Cara said...

Thanks Vivian. Your comment nearly made me cry! I know mom loves me. And she already does harrass me about my love life, job, fill in the blank. ;) And I know how much it really does effect the people I love. I just really wish it didn't. On the plus side, I have friends and family I can talk to, if I need to. And I have you! And all the rest of the D-OC. You guys make my life so much easier.

meanderings said...

What Vivian said...
Moms (and dads) worry about their children, no matter HOW old they are.
Keep your parents informed - the good and the bad. They'll do what they can to help, and be your support when things aren't so great.
And always know, they love you...

carol said...

This was a great post that really resonated with me because I do the same thing....for the same reasons. I just can't handle the questions and suggestions that are likely to come when I share too much. And yes, it has made for some difficulties with my mom, even though I was diagnosed at the ripe old age of 27. Vivian, I also appreciate your perspective and you have given me some things to think about.

Brenda W said...

I do the same things with my parents (although they never had to raise me with diabetes, I got that after I'd moved out and started my own life.) My momma still worries a lot :)

Kaitake said...

Arrggh, diabetes sux! The worst diabetes-parents moment I've experienced was about two years ago. At the time I was living with my husband, and I had a massive hypo at night which resulted in an ambulance trip to the emergency room. I woke up, so see my Dad as white as a sheet, totally freaking out. My whole immediate family had come to visit me in the middle of the night.

My parents always cared for me as I grew up with diabetes, and at times they knew more about my medications than me. Now I know more as I take care of the day-to-day stuff. But I will always explain new meters or insulins or carb-ratios to them if they ask. :)

But as for co-workers, I tell them about the same as you do. Why freak people out at work? I just make sure there are a couple of people in the workplace who know I have diabetes. :)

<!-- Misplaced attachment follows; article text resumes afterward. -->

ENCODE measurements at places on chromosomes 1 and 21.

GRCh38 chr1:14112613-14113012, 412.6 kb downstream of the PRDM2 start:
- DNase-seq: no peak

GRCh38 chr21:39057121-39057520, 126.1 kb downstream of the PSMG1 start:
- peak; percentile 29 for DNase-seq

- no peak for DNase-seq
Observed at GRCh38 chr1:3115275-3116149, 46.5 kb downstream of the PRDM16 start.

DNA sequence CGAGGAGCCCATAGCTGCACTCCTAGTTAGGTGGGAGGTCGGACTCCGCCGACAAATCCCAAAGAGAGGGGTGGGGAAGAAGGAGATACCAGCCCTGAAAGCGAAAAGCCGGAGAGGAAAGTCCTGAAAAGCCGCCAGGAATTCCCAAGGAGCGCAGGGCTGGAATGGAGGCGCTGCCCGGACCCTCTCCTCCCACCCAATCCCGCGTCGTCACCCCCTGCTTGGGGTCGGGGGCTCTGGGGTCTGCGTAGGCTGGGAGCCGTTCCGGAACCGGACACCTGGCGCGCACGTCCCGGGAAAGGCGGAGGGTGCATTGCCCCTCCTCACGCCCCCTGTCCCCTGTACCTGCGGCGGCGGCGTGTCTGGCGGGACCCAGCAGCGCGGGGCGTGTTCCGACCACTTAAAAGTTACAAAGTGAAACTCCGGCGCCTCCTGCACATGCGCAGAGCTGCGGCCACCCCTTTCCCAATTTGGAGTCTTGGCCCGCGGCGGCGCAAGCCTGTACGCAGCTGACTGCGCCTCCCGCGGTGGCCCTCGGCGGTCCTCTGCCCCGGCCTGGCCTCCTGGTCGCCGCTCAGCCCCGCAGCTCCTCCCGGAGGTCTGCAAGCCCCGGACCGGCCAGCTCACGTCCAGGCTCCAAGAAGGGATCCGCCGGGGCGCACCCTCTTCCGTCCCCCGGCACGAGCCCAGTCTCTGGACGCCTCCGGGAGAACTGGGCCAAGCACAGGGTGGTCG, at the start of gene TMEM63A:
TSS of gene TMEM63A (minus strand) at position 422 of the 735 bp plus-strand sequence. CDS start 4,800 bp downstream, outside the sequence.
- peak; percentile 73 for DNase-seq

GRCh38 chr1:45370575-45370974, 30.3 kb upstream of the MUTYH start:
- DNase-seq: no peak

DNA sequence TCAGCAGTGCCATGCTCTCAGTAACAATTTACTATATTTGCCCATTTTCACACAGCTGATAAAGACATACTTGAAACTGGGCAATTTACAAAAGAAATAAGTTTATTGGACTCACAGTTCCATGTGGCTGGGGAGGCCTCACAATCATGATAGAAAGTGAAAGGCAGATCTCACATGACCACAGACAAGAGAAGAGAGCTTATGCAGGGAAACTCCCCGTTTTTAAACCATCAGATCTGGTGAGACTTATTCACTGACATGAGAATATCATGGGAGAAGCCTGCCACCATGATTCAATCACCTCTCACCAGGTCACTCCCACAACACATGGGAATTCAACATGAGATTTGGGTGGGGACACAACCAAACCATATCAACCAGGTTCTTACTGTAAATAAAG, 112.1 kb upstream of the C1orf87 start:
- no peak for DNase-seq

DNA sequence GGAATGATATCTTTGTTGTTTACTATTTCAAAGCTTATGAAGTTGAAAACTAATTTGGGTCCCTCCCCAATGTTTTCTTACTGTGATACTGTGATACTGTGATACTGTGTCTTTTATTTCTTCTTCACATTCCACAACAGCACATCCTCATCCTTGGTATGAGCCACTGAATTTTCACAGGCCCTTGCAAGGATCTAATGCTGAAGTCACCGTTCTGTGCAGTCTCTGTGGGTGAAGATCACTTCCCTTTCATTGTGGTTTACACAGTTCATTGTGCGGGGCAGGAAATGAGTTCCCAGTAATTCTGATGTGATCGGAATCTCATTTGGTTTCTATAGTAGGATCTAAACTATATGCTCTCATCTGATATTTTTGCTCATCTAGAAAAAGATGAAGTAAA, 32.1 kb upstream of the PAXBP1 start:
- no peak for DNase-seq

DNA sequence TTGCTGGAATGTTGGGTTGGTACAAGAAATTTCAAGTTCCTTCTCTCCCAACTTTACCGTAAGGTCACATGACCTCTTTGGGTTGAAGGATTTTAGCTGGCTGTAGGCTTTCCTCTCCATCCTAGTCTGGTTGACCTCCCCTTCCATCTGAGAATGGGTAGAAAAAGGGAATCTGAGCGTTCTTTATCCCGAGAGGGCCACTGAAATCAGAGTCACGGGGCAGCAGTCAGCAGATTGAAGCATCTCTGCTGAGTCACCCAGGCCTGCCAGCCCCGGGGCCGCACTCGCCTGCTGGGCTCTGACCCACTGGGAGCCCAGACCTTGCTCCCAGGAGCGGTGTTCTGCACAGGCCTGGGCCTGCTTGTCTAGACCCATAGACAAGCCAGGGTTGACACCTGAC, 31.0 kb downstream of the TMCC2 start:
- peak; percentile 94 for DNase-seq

Karen said...

What a great post. I my have mentioned to you that my mom doesn't really know about my diabetes blog. She reads my knitting blog all the time, but I never told her that I started a diabetes blog. I just don't want her seeing all the cruddy stuff that I may post there. The days when I'm sick of diabetes and just don't want to deal with it anymore. It would hurt her to know I'm going through that. So yes, I totally get wanting to protect your friends and family from it. I think it's a very personal choice. No one can say what level of sharing is right or wrong. We each have to do whatever feels comfortable for us.

Becca / SingleWhiteDiabetic said...

I started my d-blog not too long ago with the intention of getting more involved in the d-community, but have had a nice side effect relating to your post. I've found my close friends and mom read my entries and have told me how much more they understand from that. It wasn't that I wouldn't have answered a question before but I don't think they even knew what to ask. I like it. It makes me feel loved.

I know my mom worries about my diabetes getting around that one.

Katie from SF said...

Yeah.. the guilt can get to you. The incessant questions can too. I do the same thing at work ("had a bad blood sugar night") and pretty much do the same with my parents. They took care of my diabetes long enough to know all the challenges... and all I really need to say to them is: "things aren't going well right now", or "I think my basals are off" and they leave it at that. I will go into more detail when I want to, but not too often with them. However, with The Boyfriend, I go into a LOT more detail. He is around 100% and supports my D 100 % also... helping me make changes, adjustments, etc. Something a very wise person told me once:

"It's not MY diabetes, it's OUR diabetes."

The more you involve them, the more they can help. Just make sure they know to not necessarily always offer "suggestions" but let you know that they are there when you need something. That way, they feel involved. By NOT telling them what is going on (good or bad), you may be doing more harm because then they say "I would have helped if I had known...". (If they can help.)

Wow, that was a sad comment. But just know your family and friends love you. You will find a balance.